CA public media launches free educational resource for teachers and parents

Sep 27, 2020

California’s public television stations have joined with the state’s county school superintendents to launch a new online service for educators and parents. The collaboration comes at a time in which teachers and families are grappling with the ongoing challenges of virtual learning.

California’s teachers and about 6.2 million students in kindergarten through high school moved to online learning with the pandemic, and that’s when public media stations began talking with educators to help smooth the transition.

“It’s the culmination of lots of collaboration and conversations from our station and KQED and our partner stations across the state of California,” said Jamie Myers, chief operating officer at PBS SoCal.

The California Public Media Education Service launched this week. It’s a joint effort among PBS SoCal, KQED, and several other public television stations and a statewide association of 58 county school superintendents called the County Superintendents Educational Services Association.

PBS and KQED have a long history of providing quality educational programming for kids and strong support for teachers.

“We’re working to coordinate and strengthen the efforts that public media can bring to public schools,” said Robin Mencher, executive director of education at KQED.

Mencher said all materials on the site are thoroughly vetted and aligned with California state educational standards.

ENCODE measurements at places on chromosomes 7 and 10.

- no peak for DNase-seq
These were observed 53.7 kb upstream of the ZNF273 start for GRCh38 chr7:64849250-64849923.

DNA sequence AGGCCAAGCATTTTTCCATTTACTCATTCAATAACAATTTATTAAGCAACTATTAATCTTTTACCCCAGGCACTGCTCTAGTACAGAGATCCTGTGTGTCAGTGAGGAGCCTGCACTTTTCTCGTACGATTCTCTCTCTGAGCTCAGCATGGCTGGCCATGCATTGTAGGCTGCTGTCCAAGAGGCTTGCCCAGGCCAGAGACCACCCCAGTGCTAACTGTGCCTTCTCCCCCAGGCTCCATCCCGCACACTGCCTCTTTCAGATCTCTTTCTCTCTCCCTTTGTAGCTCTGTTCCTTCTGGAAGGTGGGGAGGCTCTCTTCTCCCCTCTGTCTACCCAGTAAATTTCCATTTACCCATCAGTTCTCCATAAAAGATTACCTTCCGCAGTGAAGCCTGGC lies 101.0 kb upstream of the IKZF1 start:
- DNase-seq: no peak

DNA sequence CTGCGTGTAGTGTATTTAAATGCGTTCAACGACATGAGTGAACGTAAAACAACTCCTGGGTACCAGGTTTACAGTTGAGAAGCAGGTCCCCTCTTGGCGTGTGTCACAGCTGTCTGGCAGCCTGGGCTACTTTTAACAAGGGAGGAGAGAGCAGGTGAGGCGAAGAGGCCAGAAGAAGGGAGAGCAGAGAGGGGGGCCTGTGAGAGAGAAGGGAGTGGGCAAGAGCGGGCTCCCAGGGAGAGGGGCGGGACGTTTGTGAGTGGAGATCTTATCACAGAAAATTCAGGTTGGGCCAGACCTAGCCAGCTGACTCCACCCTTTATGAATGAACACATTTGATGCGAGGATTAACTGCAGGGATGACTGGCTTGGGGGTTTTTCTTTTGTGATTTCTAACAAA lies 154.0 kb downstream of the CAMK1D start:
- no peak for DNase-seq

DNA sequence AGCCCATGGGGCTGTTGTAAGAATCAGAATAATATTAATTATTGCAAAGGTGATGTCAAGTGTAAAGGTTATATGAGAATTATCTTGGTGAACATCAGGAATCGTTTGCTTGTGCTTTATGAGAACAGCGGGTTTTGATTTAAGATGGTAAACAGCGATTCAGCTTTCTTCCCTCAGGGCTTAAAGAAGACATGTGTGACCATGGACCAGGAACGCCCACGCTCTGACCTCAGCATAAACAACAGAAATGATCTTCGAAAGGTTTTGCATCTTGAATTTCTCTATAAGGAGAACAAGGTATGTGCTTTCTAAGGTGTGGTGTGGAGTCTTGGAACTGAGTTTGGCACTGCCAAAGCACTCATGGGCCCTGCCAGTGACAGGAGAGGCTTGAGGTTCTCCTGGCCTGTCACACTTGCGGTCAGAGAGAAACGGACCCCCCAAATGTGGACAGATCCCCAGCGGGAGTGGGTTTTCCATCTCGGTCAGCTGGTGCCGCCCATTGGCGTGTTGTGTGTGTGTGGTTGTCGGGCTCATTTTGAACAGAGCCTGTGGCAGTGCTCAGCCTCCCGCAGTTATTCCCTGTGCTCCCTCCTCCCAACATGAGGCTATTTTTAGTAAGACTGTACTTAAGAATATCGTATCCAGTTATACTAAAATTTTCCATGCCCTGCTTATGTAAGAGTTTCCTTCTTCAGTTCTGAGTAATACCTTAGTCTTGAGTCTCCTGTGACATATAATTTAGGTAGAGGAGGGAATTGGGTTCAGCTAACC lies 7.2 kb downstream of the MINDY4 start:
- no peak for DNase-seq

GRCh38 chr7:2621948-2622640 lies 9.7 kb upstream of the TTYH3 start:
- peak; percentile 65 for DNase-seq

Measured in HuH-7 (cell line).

The new service is housed on the PBS Learning Media website and accessed free online. The site includes a wide variety of classroom lessons designed for distance learning, and training opportunities to help teachers gain confidence and skills for this new way of teaching.

“There will be resources for educators such as professional development courses, webinars, classroom media lessons that can be used with students, and a digital collection that will be accessible to students and their families,” said San Luis Obispo County Superintendent of Schools Jim Brescia.

Brescia said teachers on the Central Coast have been requesting these types of resources since the move to distance learning.

“What has been requested the most is access to multimedia materials in a curated sense— access to films regarding history, art, music and literature,” said Brescia.

Some resources on the website are geared toward parents and caregivers. For families with limited access to the internet, educational television programming is also available. Myers said the Public Media Education Service provides options for families looking to support their child’s education.

“It may be that you’re looking for supplemental content and resources to connect with your young child while they’re doing distance learning,” Myers said. “Or it could be to look for additional ways to support your child.”

Myers and Mencher said public media stations are working closely with county education offices across the state to get the word out to teachers and parents alike.